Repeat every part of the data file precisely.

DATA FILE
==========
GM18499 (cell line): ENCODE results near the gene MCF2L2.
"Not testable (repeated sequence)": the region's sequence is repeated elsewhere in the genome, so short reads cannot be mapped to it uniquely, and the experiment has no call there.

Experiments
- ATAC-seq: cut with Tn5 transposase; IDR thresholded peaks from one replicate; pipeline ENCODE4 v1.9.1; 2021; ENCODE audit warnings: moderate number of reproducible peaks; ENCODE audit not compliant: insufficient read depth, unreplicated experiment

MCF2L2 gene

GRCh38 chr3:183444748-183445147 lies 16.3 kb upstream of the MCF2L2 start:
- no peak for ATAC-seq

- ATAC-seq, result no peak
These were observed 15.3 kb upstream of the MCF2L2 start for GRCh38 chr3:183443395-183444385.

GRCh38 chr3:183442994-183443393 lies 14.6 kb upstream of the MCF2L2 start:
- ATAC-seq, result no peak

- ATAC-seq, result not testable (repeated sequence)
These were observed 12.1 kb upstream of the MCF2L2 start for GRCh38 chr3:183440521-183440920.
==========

GM18499 (cell line): ENCODE results near the gene MCF2L2.
"Not testable (repeated sequence)": the region's sequence is repeated elsewhere in the genome, so short reads cannot be mapped to it uniquely, and the experiment has no call there.

Experiments
- ATAC-seq: cut with Tn5 transposase; IDR thresholded peaks from one replicate; pipeline ENCODE4 v1.9.1; 2021; ENCODE audit warnings: moderate number of reproducible peaks; ENCODE audit not compliant: insufficient read depth, unreplicated experiment

MCF2L2 gene

GRCh38 chr3:183444748-183445147 lies 16.3 kb upstream of the MCF2L2 start:
- no peak for ATAC-seq

- ATAC-seq, result no peak
These were observed 15.3 kb upstream of the MCF2L2 start for GRCh38 chr3:183443395-183444385.

GRCh38 chr3:183442994-183443393 lies 14.6 kb upstream of the MCF2L2 start:
- ATAC-seq, result no peak

- ATAC-seq, result not testable (repeated sequence)
These were observed 12.1 kb upstream of the MCF2L2 start for GRCh38 chr3:183440521-183440920.